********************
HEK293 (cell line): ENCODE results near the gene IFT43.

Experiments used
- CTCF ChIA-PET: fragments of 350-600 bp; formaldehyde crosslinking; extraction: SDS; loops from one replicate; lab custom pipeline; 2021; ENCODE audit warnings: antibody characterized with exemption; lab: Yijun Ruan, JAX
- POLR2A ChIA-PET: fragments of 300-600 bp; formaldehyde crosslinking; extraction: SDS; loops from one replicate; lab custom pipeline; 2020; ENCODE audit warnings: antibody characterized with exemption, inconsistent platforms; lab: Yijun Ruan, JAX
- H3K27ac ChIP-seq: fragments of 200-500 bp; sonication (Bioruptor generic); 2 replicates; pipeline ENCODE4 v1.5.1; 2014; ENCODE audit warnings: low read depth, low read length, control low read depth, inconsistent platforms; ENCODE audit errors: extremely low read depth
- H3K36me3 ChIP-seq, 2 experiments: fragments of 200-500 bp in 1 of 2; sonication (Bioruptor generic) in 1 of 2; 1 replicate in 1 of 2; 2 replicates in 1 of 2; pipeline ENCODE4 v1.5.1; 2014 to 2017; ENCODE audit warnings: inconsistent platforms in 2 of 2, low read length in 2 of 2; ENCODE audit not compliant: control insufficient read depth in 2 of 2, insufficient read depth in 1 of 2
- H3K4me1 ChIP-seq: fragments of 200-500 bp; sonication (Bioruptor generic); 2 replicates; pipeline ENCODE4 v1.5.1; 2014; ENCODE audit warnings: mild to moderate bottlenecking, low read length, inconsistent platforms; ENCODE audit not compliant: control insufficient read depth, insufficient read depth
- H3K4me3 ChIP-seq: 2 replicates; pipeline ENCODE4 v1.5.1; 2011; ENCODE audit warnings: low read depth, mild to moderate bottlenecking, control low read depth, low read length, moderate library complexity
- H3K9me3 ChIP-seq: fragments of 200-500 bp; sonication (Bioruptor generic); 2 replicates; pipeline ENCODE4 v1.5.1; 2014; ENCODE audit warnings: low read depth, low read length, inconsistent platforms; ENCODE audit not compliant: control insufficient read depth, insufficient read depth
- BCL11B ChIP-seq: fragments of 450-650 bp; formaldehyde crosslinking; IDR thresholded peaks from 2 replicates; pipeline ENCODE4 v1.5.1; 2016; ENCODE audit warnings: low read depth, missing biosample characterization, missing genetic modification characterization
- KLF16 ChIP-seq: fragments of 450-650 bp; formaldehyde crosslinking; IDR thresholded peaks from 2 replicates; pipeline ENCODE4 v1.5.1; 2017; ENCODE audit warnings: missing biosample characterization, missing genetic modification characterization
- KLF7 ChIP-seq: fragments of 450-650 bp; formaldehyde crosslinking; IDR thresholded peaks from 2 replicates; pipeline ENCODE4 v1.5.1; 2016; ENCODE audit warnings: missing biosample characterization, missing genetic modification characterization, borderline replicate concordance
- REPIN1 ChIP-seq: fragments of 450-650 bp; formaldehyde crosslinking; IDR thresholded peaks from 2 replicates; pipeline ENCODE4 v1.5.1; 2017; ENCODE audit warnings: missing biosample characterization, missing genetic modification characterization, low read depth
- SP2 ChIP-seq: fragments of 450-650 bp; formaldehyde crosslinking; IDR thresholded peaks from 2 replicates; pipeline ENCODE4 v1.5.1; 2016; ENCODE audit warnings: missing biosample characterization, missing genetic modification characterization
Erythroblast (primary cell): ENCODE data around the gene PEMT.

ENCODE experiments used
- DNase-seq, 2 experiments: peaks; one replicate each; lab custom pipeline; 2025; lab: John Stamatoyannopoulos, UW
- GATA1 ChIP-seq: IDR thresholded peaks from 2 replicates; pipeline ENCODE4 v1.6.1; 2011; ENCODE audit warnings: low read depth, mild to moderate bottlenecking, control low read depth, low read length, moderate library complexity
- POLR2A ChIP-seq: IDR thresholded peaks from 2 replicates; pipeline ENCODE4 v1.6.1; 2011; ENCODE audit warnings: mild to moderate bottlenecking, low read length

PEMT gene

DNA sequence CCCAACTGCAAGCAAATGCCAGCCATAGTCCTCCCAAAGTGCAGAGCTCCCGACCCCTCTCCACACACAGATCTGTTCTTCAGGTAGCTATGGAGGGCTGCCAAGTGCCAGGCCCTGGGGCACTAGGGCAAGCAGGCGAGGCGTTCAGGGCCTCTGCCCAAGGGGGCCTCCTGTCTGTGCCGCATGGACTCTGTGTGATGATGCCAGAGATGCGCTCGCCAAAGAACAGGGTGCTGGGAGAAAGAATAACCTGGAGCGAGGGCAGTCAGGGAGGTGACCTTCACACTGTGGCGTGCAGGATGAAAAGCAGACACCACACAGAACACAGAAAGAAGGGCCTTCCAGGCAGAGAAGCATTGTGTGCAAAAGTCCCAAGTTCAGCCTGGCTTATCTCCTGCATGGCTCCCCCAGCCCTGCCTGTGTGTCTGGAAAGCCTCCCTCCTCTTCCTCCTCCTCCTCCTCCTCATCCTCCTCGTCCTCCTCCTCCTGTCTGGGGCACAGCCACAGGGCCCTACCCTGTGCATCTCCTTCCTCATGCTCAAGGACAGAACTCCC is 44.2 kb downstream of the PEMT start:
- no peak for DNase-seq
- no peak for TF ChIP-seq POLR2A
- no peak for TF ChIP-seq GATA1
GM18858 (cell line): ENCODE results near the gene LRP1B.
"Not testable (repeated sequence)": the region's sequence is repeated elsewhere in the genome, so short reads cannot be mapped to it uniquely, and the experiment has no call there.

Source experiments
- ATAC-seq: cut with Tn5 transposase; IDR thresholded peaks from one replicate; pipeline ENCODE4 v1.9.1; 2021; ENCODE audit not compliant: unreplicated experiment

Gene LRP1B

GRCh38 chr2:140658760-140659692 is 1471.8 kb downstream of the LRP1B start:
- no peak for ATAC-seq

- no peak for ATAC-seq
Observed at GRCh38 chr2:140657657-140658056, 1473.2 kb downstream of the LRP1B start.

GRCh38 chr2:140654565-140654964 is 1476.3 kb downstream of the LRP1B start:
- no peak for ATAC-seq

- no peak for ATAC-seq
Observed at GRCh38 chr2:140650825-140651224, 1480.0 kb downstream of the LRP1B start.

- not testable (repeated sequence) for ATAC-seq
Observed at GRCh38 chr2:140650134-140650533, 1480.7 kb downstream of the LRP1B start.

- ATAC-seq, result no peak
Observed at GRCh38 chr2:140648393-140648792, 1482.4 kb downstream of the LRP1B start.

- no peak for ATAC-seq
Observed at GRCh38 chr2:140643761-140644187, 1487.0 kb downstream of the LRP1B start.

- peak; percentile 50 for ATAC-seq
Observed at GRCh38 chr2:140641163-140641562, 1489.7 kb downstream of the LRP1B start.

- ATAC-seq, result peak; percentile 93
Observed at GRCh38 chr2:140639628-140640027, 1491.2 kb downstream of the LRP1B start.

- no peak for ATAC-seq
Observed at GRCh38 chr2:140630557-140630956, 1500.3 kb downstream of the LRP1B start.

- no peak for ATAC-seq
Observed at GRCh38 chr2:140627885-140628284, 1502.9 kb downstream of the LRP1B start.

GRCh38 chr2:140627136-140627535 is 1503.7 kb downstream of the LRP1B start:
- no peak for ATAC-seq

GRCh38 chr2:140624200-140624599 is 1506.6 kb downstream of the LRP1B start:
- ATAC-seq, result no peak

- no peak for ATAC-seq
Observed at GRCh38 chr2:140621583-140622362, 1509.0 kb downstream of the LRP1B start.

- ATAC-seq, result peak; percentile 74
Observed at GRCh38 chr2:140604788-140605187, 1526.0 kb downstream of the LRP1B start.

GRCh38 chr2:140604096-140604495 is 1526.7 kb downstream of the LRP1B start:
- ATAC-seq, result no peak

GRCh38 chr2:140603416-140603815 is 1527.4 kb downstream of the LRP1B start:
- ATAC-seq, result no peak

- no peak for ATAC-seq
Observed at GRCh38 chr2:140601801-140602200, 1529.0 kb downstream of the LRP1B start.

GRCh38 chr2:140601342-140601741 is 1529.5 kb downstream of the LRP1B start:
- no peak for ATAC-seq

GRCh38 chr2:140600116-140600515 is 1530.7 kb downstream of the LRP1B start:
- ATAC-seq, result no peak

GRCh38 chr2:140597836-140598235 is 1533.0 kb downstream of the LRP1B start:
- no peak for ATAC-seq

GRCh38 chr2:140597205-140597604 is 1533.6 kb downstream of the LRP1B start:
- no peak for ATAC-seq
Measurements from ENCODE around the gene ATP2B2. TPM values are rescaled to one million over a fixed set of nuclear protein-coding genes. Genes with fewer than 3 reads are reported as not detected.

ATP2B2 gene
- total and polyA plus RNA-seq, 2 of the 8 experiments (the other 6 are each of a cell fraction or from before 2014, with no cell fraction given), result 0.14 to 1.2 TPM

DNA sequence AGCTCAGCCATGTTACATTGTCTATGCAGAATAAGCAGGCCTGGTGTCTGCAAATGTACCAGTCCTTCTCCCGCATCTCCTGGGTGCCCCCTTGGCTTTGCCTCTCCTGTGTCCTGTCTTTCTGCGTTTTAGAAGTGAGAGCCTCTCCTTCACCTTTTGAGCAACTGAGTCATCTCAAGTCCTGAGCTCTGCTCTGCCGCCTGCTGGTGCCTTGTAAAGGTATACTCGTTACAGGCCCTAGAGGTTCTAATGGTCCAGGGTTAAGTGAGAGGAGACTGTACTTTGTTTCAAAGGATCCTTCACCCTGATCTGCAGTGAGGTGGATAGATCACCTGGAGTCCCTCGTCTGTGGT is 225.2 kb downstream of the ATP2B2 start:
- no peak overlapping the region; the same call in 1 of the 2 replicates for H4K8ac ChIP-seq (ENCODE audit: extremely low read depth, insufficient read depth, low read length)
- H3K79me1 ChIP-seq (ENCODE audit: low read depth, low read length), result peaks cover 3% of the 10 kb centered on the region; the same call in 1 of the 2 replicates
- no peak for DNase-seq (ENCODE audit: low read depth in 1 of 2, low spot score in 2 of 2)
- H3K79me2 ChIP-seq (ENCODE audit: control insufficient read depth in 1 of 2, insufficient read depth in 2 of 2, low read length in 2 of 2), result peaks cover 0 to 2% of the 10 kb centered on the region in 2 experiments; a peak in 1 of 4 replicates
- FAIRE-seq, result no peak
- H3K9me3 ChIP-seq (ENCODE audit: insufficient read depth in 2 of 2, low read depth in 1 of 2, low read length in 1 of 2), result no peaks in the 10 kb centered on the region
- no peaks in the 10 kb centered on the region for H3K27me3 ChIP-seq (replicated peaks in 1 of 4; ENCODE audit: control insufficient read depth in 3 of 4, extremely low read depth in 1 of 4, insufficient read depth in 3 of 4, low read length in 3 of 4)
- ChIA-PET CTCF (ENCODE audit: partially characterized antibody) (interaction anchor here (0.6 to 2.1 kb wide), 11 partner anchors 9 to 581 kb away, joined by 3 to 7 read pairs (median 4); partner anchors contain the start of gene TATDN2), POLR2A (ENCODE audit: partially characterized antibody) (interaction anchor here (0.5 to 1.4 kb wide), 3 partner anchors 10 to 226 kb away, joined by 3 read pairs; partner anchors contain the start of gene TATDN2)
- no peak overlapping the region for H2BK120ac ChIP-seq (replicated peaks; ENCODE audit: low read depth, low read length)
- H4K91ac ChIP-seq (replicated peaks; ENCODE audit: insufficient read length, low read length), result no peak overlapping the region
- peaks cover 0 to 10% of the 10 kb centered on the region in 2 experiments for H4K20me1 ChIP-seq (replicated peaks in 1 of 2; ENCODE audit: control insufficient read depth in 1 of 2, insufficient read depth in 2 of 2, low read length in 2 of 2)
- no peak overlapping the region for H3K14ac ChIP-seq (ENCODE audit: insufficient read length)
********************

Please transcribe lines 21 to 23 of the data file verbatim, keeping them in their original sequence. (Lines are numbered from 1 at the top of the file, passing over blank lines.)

DNA sequence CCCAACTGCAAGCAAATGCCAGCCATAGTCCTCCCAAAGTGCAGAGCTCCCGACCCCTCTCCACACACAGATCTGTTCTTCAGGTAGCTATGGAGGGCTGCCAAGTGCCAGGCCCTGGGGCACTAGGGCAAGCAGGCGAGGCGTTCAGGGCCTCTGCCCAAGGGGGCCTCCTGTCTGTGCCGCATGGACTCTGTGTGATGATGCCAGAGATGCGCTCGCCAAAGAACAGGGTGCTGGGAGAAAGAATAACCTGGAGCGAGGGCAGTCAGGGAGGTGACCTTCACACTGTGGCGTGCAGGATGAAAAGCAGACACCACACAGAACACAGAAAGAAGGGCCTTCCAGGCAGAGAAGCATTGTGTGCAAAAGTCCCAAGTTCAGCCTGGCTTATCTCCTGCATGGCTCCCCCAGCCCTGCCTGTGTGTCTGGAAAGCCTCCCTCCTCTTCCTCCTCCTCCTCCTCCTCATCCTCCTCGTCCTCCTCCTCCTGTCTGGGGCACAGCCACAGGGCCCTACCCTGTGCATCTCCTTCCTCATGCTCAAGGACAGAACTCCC is 44.2 kb downstream of the PEMT start:
- no peak for DNase-seq
- no peak for TF ChIP-seq POLR2A